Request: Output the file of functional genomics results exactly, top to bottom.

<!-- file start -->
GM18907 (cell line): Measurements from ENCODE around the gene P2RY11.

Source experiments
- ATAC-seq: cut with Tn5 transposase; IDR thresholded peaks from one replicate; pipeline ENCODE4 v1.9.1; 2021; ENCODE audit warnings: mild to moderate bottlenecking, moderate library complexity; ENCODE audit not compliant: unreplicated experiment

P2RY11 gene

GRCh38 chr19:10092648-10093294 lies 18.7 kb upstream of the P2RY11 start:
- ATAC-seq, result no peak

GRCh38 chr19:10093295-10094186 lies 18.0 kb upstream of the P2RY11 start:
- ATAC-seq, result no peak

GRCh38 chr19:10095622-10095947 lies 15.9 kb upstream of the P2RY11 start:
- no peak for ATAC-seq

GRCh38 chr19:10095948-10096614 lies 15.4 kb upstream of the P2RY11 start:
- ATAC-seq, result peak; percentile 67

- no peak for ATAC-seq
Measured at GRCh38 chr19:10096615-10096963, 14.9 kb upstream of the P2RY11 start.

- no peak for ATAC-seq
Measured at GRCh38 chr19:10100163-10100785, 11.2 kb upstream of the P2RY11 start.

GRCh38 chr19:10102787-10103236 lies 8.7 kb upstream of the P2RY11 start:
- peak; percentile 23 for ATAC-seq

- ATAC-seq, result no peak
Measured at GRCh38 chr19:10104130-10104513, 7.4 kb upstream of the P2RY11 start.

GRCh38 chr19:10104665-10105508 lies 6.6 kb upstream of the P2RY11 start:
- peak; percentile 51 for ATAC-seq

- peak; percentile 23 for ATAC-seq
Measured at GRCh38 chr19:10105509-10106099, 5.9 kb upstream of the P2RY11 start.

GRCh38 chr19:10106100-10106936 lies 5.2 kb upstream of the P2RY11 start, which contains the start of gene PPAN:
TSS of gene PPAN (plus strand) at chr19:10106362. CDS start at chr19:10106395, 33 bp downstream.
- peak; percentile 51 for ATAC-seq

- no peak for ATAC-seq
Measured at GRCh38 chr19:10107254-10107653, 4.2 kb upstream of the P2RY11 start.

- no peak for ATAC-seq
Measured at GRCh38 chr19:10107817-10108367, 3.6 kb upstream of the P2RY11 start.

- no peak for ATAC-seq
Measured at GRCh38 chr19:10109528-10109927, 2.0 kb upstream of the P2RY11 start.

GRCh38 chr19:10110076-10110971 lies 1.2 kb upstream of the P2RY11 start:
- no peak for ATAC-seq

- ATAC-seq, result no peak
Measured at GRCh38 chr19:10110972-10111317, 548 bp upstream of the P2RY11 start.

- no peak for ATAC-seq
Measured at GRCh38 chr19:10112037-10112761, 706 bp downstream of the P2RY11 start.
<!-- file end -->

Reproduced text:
GM18907 (cell line): Measurements from ENCODE around the gene P2RY11.

Source experiments
- ATAC-seq: cut with Tn5 transposase; IDR thresholded peaks from one replicate; pipeline ENCODE4 v1.9.1; 2021; ENCODE audit warnings: mild to moderate bottlenecking, moderate library complexity; ENCODE audit not compliant: unreplicated experiment

P2RY11 gene

GRCh38 chr19:10092648-10093294 lies 18.7 kb upstream of the P2RY11 start:
- ATAC-seq, result no peak

GRCh38 chr19:10093295-10094186 lies 18.0 kb upstream of the P2RY11 start:
- ATAC-seq, result no peak

GRCh38 chr19:10095622-10095947 lies 15.9 kb upstream of the P2RY11 start:
- no peak for ATAC-seq

GRCh38 chr19:10095948-10096614 lies 15.4 kb upstream of the P2RY11 start:
- ATAC-seq, result peak; percentile 67

- no peak for ATAC-seq
Measured at GRCh38 chr19:10096615-10096963, 14.9 kb upstream of the P2RY11 start.

- no peak for ATAC-seq
Measured at GRCh38 chr19:10100163-10100785, 11.2 kb upstream of the P2RY11 start.

GRCh38 chr19:10102787-10103236 lies 8.7 kb upstream of the P2RY11 start:
- peak; percentile 23 for ATAC-seq

- ATAC-seq, result no peak
Measured at GRCh38 chr19:10104130-10104513, 7.4 kb upstream of the P2RY11 start.

GRCh38 chr19:10104665-10105508 lies 6.6 kb upstream of the P2RY11 start:
- peak; percentile 51 for ATAC-seq

- peak; percentile 23 for ATAC-seq
Measured at GRCh38 chr19:10105509-10106099, 5.9 kb upstream of the P2RY11 start.

GRCh38 chr19:10106100-10106936 lies 5.2 kb upstream of the P2RY11 start, which contains the start of gene PPAN:
TSS of gene PPAN (plus strand) at chr19:10106362. CDS start at chr19:10106395, 33 bp downstream.
- peak; percentile 51 for ATAC-seq

- no peak for ATAC-seq
Measured at GRCh38 chr19:10107254-10107653, 4.2 kb upstream of the P2RY11 start.

- no peak for ATAC-seq
Measured at GRCh38 chr19:10107817-10108367, 3.6 kb upstream of the P2RY11 start.

- no peak for ATAC-seq
Measured at GRCh38 chr19:10109528-10109927, 2.0 kb upstream of the P2RY11 start.

GRCh38 chr19:10110076-10110971 lies 1.2 kb upstream of the P2RY11 start:
- no peak for ATAC-seq

- ATAC-seq, result no peak
Measured at GRCh38 chr19:10110972-10111317, 548 bp upstream of the P2RY11 start.

- no peak for ATAC-seq
Measured at GRCh38 chr19:10112037-10112761, 706 bp downstream of the P2RY11 start.